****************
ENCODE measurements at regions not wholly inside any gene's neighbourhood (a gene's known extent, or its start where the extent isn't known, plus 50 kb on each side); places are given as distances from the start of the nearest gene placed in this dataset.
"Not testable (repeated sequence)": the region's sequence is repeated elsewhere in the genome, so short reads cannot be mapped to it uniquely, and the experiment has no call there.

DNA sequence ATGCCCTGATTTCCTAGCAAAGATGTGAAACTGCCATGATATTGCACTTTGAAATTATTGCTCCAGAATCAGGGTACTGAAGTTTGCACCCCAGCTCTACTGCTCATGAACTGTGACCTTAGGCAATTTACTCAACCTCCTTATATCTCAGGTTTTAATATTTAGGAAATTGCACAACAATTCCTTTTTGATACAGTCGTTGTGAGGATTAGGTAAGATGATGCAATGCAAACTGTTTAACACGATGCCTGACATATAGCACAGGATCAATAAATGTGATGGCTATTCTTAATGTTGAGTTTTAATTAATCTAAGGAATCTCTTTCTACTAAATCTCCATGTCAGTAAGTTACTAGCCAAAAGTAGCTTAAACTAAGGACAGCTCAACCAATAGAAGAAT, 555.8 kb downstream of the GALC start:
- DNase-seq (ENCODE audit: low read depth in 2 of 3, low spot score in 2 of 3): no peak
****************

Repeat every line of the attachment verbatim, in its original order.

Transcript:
ENCODE measurements at regions not wholly inside any gene's neighbourhood (a gene's known extent, or its start where the extent isn't known, plus 50 kb on each side); places are given as distances from the start of the nearest gene placed in this dataset.
"Not testable (repeated sequence)": the region's sequence is repeated elsewhere in the genome, so short reads cannot be mapped to it uniquely, and the experiment has no call there.

DNA sequence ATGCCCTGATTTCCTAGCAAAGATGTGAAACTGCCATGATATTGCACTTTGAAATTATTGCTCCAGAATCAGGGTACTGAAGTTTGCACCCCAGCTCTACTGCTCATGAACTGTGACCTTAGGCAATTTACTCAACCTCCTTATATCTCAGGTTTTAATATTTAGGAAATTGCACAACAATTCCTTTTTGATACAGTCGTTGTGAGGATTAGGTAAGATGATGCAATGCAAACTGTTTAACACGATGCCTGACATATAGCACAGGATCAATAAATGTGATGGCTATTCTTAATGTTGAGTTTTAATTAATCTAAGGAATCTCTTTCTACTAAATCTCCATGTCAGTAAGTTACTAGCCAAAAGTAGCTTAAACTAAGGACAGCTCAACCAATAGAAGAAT, 555.8 kb downstream of the GALC start:
- DNase-seq (ENCODE audit: low read depth in 2 of 3, low spot score in 2 of 3): no peak